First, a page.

A Message from Dean Akridge

Agricultural Research Impacts Food Production from Farm to Plate

Dean Jay Akridge
Dean Jay Akridge

It's been nearly a century since 360 acres donated to Purdue in 1914 became the foundation for the first agricultural "experiment station" off campus. This farm laid the groundwork for the eight regional Purdue Agricultural Centers now located around the state. The farms entrusted to us provide an important resource that will continue to benefit Indiana agriculture well into the future.

Today, faculty and staff conduct more than 400 research projects on 40-plus different crops and animal species at PACs each year. Field research targets local production problems, providing solutions to area farmers.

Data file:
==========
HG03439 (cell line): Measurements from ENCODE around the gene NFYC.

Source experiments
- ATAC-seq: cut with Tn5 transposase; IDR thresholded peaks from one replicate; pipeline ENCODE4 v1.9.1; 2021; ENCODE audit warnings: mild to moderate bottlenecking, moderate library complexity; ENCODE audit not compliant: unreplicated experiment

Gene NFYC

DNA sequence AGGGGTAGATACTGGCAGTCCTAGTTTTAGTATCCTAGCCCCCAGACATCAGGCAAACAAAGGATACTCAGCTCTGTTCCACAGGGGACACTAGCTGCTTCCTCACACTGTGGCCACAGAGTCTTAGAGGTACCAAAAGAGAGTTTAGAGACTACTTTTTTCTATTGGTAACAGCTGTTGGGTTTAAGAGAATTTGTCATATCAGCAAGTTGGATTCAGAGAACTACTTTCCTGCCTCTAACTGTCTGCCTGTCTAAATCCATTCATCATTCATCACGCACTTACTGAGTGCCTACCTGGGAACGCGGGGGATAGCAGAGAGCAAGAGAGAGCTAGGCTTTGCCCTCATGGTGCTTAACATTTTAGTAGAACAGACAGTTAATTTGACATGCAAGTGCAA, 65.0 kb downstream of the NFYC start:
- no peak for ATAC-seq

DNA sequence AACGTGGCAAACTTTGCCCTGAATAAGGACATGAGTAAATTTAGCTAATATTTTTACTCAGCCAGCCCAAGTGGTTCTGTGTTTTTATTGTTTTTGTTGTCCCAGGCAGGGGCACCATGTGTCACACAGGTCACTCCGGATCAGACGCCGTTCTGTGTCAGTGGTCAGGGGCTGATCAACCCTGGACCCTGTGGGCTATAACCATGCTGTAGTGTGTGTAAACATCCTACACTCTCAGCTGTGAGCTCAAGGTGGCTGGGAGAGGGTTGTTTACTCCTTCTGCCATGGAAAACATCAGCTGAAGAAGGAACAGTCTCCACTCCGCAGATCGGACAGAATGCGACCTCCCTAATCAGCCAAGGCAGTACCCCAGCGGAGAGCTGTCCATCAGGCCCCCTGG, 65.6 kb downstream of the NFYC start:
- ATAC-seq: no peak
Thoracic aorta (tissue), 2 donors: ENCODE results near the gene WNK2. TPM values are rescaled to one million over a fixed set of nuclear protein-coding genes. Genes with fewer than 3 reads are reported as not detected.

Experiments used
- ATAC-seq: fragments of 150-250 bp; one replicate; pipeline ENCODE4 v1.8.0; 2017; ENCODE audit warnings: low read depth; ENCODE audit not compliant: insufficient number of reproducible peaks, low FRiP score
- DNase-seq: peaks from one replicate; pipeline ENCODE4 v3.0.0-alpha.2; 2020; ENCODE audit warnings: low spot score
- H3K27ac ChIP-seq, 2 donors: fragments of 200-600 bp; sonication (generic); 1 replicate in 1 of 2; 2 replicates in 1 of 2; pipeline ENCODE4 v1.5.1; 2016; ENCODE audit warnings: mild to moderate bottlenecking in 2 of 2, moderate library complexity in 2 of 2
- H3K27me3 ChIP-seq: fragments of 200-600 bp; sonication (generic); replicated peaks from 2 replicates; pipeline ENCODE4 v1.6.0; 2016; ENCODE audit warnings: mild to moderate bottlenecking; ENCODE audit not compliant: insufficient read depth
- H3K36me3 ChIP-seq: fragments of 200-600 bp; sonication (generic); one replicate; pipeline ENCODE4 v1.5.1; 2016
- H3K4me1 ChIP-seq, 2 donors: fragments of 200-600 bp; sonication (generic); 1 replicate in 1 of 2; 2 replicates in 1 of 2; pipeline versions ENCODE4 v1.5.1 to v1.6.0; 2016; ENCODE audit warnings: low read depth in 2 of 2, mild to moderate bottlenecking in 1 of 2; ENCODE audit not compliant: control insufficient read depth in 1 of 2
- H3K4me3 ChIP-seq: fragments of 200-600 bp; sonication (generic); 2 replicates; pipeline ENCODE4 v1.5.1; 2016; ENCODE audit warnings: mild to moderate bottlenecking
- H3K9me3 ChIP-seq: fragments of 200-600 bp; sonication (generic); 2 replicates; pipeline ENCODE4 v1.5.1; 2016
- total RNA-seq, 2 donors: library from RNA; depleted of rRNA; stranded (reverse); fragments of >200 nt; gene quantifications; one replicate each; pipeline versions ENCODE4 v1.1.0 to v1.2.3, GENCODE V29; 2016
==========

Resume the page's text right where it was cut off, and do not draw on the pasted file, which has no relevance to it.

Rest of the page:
Research conducted in Purdue labs also advances the food and agriculture industry. A horticulture scientist adapted NASA experiments with LED lighting to the greenhouse industry. He collaborates with other researchers to determine if using LEDs can lower production costs and provide a means to grow fresh vegetables during the off-season.

After harvest, food scientists are testing new methods to eliminate harmful bacteria such as E. coli from fresh produce. A promising new technology uses cold plasma to destroy pathogens in packaged food products.

Advances in agricultural research at Purdue are essential to overcome production obstacles both at home and abroad and to help ensure a plentiful and safe food supply for a growing population.

Jay Akridge

Glenn W. Sample Dean of Agriculture

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